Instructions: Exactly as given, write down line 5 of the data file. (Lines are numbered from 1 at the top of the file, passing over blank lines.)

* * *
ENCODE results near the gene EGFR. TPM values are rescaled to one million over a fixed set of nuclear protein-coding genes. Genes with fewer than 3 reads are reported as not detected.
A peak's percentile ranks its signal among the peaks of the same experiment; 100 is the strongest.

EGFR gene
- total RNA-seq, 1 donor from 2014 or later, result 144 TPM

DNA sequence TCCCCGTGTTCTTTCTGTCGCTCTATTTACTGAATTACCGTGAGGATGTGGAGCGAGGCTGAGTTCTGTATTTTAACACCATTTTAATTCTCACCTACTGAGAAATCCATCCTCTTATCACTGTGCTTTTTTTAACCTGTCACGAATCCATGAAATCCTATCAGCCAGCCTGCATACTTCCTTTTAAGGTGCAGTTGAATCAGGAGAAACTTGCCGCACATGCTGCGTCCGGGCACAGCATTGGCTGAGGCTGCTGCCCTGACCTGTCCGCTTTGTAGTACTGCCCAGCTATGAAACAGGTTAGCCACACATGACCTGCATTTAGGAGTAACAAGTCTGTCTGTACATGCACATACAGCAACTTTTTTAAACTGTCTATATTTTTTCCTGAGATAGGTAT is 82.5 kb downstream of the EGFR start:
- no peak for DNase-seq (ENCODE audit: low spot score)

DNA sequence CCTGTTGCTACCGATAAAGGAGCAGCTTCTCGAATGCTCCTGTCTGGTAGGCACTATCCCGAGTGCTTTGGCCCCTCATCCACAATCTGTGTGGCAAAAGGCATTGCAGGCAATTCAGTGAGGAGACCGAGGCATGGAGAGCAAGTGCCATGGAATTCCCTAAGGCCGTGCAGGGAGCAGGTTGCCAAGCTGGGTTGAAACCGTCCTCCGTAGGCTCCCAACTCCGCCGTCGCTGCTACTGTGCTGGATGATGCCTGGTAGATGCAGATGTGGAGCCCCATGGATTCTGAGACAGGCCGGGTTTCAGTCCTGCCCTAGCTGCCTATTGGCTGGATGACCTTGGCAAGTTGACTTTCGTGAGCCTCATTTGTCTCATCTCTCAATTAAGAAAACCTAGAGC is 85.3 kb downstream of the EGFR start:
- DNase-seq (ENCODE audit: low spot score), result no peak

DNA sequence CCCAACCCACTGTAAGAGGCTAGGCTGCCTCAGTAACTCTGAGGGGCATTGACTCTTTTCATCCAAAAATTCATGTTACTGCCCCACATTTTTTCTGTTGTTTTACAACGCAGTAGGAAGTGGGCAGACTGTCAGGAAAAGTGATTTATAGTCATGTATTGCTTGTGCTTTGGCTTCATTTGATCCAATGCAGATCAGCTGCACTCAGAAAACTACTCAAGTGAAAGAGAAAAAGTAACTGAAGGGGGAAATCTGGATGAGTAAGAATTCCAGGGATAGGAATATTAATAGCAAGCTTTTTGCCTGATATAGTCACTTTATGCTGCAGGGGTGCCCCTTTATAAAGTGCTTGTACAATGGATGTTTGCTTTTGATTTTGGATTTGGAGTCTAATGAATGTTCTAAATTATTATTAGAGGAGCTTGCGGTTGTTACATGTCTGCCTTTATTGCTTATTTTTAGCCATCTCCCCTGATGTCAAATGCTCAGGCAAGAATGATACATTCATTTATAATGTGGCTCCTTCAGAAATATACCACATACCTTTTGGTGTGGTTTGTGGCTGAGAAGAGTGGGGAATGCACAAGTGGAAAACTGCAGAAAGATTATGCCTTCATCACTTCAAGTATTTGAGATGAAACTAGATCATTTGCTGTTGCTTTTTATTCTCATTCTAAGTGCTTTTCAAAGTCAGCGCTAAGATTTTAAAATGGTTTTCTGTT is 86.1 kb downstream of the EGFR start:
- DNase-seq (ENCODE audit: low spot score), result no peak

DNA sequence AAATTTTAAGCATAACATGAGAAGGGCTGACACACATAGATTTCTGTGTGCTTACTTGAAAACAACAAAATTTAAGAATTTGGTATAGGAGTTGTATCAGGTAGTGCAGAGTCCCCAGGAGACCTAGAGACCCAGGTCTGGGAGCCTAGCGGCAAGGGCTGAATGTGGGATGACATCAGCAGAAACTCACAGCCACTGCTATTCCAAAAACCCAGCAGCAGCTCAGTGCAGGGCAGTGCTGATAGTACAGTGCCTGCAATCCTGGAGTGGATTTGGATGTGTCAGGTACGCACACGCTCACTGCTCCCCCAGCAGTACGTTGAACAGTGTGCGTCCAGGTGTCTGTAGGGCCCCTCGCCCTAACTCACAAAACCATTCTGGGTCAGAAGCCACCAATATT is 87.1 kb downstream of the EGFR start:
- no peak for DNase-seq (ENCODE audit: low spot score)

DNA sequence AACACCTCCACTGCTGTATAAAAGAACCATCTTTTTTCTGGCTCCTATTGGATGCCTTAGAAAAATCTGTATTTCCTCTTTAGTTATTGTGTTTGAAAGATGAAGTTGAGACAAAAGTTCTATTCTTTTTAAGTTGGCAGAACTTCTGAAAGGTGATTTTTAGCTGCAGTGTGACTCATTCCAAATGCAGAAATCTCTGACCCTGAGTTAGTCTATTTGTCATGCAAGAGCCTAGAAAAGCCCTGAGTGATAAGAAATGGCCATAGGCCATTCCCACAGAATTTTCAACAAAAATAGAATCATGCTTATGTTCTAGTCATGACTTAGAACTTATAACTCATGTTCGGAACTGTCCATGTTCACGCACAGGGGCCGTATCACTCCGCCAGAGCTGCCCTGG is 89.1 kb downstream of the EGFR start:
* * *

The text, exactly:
DNA sequence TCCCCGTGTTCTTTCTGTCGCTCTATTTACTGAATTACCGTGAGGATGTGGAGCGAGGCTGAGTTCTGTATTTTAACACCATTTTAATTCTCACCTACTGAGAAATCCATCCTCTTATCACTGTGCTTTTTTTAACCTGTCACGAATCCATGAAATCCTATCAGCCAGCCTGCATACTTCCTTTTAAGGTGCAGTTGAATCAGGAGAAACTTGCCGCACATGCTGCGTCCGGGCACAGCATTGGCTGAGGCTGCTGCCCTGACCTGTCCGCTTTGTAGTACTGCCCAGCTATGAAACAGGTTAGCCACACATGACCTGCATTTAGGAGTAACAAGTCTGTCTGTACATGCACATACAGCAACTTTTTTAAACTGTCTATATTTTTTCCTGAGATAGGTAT is 82.5 kb downstream of the EGFR start: